Purpose: This realist review seeks to elucidate the modifiable causal pathways through which neighborhoods affect depressive symptoms in adult populations.
Methods: Studies were identified using Medline, PubMed, PsycInfo, Geobase, and Web of Science databases, and chosen using reproducible selection criteria and systematic critical appraisal.
Results: A total of 14 longitudinal studies, published between 2003 and 2011, were included. Eleven of the articles observed a significant relationship between depression and at least one of the following neighborhood-level variables: neighborhood deprivation, disorder, instability, and social ties. Proposed modifiable pathways linking neighborhood characteristics and depression include: (1) the level of neighborhood-based stress that is placed on individuals, (2) the formation and strength of protective and supportive social networks, (3) the level of resiliency to negative affectivity and stress, (4) the perceptions of the esthetic and form of residential space, and (5) the sense of control and agency in place of residence. These pathways represent potential areas for future research and intervention.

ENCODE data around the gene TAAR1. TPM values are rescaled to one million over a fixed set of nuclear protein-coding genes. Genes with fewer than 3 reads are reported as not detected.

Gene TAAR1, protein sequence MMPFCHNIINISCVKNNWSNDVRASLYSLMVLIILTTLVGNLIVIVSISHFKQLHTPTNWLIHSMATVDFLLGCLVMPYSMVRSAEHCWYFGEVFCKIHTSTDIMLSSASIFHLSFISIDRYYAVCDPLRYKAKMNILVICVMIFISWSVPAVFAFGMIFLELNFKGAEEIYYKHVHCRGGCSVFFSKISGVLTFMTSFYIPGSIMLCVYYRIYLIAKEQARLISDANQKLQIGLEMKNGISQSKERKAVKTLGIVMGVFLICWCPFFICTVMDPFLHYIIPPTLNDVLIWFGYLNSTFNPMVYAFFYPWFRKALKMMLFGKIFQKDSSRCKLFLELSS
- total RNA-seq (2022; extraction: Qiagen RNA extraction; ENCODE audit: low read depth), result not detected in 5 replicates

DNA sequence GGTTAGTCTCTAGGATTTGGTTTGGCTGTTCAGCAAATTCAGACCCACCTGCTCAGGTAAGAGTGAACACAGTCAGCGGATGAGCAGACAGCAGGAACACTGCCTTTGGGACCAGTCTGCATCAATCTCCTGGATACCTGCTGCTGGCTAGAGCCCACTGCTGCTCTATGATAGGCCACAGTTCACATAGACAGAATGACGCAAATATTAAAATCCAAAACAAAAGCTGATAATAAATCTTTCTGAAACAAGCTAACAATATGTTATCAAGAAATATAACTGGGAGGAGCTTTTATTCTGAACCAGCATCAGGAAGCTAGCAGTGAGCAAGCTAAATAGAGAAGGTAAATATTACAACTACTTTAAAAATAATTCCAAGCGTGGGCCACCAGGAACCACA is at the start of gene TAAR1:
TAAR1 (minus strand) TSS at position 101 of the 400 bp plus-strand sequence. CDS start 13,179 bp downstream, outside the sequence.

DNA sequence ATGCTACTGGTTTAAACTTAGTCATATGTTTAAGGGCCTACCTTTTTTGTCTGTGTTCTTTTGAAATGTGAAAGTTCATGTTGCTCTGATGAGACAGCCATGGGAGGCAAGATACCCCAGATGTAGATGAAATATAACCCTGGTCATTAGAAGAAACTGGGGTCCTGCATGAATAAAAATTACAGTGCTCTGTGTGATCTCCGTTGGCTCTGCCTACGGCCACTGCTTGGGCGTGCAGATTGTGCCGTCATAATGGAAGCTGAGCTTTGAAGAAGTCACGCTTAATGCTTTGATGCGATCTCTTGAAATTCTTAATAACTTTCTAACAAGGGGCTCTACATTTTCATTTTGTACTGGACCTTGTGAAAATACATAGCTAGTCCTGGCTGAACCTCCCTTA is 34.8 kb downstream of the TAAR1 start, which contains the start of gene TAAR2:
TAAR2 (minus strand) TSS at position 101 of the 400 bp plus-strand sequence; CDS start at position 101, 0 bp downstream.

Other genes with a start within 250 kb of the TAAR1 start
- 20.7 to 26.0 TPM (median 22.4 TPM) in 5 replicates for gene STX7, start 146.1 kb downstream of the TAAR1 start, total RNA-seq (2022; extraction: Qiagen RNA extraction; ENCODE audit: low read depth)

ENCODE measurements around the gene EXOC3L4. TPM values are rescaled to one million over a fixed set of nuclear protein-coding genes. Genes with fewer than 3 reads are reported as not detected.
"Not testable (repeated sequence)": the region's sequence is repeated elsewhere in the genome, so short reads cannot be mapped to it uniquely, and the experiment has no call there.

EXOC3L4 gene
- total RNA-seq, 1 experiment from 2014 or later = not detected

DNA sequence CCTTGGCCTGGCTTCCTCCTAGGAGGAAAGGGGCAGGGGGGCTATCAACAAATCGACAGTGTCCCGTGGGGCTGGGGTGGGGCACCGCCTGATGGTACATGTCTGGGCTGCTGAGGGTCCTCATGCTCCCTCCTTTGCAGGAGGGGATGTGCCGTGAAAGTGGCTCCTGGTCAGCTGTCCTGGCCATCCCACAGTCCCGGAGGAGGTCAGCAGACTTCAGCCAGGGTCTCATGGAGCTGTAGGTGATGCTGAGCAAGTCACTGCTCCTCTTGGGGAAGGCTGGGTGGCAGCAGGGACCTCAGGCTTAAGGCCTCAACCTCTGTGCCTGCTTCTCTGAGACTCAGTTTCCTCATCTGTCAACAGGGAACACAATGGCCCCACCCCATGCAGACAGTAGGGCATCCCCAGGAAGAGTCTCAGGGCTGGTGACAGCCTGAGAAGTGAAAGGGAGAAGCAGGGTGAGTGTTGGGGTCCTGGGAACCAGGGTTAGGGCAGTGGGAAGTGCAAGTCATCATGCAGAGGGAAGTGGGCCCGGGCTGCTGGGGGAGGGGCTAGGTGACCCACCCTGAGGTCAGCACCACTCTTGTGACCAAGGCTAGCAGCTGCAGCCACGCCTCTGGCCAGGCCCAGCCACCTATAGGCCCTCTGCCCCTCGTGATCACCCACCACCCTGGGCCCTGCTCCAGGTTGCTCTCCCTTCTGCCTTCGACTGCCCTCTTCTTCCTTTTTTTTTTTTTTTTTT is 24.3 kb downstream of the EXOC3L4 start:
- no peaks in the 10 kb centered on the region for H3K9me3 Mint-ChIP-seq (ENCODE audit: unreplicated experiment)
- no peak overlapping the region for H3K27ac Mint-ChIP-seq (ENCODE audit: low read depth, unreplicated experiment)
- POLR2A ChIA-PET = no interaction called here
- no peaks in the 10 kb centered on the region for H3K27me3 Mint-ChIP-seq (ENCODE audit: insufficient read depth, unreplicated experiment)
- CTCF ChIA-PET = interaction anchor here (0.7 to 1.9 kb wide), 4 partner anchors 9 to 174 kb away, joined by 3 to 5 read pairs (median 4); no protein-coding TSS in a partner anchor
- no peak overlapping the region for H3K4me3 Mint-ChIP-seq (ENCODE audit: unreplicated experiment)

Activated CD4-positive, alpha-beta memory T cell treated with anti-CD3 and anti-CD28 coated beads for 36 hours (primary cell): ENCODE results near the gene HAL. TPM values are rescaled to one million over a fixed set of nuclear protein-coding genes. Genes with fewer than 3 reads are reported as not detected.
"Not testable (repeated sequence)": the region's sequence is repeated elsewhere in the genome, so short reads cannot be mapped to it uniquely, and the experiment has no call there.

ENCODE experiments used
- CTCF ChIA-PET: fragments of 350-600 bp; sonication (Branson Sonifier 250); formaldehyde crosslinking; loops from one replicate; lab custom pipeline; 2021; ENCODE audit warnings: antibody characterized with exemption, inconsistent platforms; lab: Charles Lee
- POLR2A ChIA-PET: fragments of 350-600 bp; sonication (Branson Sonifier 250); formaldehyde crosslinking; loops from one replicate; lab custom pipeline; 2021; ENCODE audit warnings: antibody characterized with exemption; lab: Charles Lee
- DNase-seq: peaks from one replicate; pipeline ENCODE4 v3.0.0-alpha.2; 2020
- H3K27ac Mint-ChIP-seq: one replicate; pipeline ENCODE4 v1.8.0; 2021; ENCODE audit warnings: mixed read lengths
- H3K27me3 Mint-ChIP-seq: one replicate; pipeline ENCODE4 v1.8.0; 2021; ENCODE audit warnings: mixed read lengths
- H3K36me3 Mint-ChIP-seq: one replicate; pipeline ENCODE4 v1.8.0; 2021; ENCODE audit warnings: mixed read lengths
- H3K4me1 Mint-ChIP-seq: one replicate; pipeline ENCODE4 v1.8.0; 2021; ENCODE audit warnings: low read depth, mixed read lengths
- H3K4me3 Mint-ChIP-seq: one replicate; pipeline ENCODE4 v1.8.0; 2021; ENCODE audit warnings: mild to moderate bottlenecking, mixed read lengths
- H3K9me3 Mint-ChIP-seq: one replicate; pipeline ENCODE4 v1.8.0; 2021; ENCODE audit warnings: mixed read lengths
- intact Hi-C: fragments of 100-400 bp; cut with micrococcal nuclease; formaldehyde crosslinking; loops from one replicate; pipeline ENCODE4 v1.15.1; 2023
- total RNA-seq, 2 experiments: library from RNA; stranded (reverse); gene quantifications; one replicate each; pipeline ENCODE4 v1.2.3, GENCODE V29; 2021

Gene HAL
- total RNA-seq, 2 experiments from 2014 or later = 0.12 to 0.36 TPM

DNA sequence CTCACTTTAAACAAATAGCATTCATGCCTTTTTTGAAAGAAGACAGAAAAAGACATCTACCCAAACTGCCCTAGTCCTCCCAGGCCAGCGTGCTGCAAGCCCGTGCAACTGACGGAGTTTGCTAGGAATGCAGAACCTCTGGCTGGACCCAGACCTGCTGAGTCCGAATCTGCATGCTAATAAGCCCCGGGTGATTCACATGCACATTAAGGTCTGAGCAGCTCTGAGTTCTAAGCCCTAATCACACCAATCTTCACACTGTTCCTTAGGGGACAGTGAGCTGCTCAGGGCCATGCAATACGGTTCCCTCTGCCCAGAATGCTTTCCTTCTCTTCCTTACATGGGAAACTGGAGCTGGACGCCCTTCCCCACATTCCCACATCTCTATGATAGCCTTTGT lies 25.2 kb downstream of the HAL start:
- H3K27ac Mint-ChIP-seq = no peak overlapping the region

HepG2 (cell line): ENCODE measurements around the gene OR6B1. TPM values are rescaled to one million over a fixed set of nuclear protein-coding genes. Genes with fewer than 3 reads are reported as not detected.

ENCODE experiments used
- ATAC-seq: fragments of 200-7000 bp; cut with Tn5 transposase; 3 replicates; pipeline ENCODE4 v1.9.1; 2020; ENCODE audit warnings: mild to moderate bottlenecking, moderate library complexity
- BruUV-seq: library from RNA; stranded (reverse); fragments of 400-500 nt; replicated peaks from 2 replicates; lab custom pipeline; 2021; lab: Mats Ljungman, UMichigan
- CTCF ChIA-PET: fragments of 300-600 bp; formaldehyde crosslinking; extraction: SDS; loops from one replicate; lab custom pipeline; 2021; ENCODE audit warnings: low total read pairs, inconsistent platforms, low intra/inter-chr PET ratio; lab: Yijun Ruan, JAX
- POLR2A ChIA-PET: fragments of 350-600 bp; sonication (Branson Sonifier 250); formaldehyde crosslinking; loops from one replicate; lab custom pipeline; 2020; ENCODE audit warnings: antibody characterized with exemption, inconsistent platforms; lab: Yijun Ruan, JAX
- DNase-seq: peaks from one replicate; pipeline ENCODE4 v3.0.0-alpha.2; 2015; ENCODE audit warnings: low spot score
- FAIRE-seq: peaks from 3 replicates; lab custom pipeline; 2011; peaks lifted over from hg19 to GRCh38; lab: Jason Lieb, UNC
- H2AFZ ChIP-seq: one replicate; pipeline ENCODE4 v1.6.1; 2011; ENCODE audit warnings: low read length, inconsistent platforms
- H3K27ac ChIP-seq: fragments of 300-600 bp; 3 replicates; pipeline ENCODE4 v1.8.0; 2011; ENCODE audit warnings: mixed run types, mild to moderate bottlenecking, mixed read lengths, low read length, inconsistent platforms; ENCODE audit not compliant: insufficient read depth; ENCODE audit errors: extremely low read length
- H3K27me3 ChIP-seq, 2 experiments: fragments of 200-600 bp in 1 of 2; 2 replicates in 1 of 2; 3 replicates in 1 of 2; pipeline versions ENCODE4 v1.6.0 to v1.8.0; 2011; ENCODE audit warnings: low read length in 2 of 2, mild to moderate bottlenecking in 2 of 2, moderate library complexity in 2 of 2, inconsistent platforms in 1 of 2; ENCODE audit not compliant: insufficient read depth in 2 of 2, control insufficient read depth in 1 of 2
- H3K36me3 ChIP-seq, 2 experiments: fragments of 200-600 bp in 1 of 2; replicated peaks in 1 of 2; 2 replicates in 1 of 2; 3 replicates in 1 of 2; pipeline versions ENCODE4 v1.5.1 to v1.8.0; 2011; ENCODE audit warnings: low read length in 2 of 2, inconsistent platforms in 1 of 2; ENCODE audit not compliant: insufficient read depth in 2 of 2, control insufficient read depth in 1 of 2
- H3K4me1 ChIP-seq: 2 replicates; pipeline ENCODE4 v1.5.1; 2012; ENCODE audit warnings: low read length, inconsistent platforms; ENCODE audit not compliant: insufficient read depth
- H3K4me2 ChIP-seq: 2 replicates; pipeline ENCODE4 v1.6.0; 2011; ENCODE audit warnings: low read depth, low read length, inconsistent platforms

Conclusions: Further research requires a more systematic use of longitudinal design and a diversity of physical and social environmental measures. Interventions aimed at improving affective resiliency need to be tested.